Henry Ford, the founder of the American automaker Ford Motor Company, is widely recognized not only for his accomplishments, but for his way of thinking and leading. His legacy is filled with inspirational quotes and memories which collectively point toward a powerful philosophy of entrepreneurship.Here are five entrepreneurship lessons from Henry Ford.
Be so good at what you do that people think you invented it
Henry Ford often gets credited as the man who invented automobiles. This was not remotely true, but Ford was indeed so passionate about automobiles, and so instrumental to their presence in American and world culture, that he regularly gets credit for it.
Do your work with such a strong spirit of passion and excellence that the kind of work you do becomes an inextricable part of the market you serve.
This is not about honing your image. It’s about liberating your highest truth. Do what you love, what ignites your most fervent and excited emotions. When you do so, you’ll find that your love is contagious, and the better you get at what you do, the more people will love that thing, as well.
Failures are opportunities
Ford failed many times before he finally succeeded. Such a trajectory is incredibly common among entrepreneurs. Human beings tend to downplay their failures, but the truth is that no person is immune to failure, which is a good thing, since failures are merely opportunities disguised as negative events.
As Ford once said, “Failure is simply the opportunity to begin again, this time more intelligently.” We must take our failures as our teachers.
When failures occur, do not focus on the emotional disappointment, and try instead to focus on the intellectual gain. Within every failure is valuable information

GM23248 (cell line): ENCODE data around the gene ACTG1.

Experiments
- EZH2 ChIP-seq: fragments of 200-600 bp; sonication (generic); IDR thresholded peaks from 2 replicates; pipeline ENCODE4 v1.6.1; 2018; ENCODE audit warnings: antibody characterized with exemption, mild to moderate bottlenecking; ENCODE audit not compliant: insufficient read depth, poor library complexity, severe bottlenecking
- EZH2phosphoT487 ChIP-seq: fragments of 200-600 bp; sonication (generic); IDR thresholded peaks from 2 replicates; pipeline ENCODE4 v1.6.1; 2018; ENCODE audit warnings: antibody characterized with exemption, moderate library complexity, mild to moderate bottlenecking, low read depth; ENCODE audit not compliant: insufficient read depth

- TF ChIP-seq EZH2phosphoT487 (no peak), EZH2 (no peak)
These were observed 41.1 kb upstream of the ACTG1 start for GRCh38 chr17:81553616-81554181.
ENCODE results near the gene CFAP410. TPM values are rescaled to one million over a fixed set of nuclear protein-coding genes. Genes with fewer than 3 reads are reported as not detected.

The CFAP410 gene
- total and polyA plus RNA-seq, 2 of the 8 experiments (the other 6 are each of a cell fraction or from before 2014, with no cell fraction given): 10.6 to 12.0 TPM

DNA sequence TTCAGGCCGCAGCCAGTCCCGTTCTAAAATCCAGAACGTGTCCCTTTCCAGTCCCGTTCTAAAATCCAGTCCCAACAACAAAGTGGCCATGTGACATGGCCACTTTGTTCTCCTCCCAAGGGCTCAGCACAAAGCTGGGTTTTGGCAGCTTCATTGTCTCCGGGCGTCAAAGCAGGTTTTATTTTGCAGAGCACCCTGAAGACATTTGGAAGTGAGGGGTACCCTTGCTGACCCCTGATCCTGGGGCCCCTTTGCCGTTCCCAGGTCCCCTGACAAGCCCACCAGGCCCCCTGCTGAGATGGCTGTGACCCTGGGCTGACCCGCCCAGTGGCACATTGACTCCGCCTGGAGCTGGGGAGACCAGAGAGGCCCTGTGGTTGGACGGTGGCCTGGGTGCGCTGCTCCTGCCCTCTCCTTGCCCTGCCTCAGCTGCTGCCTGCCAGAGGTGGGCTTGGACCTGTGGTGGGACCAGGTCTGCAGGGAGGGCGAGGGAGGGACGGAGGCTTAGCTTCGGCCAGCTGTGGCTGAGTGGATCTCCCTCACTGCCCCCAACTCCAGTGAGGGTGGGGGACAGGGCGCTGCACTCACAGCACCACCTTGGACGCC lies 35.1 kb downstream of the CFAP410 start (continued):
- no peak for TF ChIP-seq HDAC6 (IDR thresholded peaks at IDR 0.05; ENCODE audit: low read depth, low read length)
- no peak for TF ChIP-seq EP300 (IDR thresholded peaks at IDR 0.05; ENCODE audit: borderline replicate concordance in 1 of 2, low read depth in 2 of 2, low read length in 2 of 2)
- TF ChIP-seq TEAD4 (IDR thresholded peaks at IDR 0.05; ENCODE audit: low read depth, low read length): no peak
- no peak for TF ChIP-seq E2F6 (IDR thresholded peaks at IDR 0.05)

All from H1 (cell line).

Failure educate us on what doesn’t work for us. If we fail to listen, and keep repeating ourselves, then we truly are doomed to failure. But if we tune in close, and cultivate a habit of revising our trajectories when failure strikes, we stand a chance at truly succeeding in the end.
Be as strong behind the scenes as you are anywhere else
The last thing an entrepreneur wants to do is slip into the trap of looking impressive to others while not really having a substantive game behind closed doors.
As Henry Ford said, “Quality means doing it right when no one is looking.”
In other words, don’t exist to impress. Engage with the process, attend to details, exercise impeccable judgment, down to the tiniest aspect of whatever it is that you’re involved in.
And in the end, per Ford’s wisdom, it doesn’t matter what people think. It only matters how well they are served.
Don’t be a showoff
Ford was known to be outwardly modest, and to dress in informal clothes. One day his secretary asked him why he didn’t dress up more. Ford scoffed at such a notion, explaining to her that everyone already knew he was Henry Ford, so he wasn’t required to underline that fact.
Later on, during a world tour, Ford found himself in foreign lands, where no one could recognize him on sight. His secretary again suggested less modest clothing. His answer? He didn’t want to be bothered dressing up for people who didn’t even know that he was Henry Ford
If they didn’t know him, he wasn’t about to shine a spotlight on himself. He was simply going to show up as himself.
Yet the underlying convictions informing his choice of attire are a wonderful advice for all entrepreneurs. It goes hand-in-hand with “doing it right when no one is looking.” Don’t be a walking advertisement for yourself while having nothing or little to offer. Exist in service to your customers and clients for they are the ones that truly matter, and the ones that pay the bills.
Don’t only be in the business of making money
A business that makes nothing but money is a poor business.
So many businesses are essentially cash grabs. They prey on people’s weaker impulses, or worse, their outright, urgent needs. Those who run these businesses may enjoy many luxuries but they will always live in shame. They may not care, the question is, would you?
It’s far better to be a provider of real value. Oftentimes, the opposite is true: So many entrepreneurs achieve financial success because they’re playing some essential role in people’s lives. As such, money isn’t the object of the game; it’s merely a natural aspect of each transaction.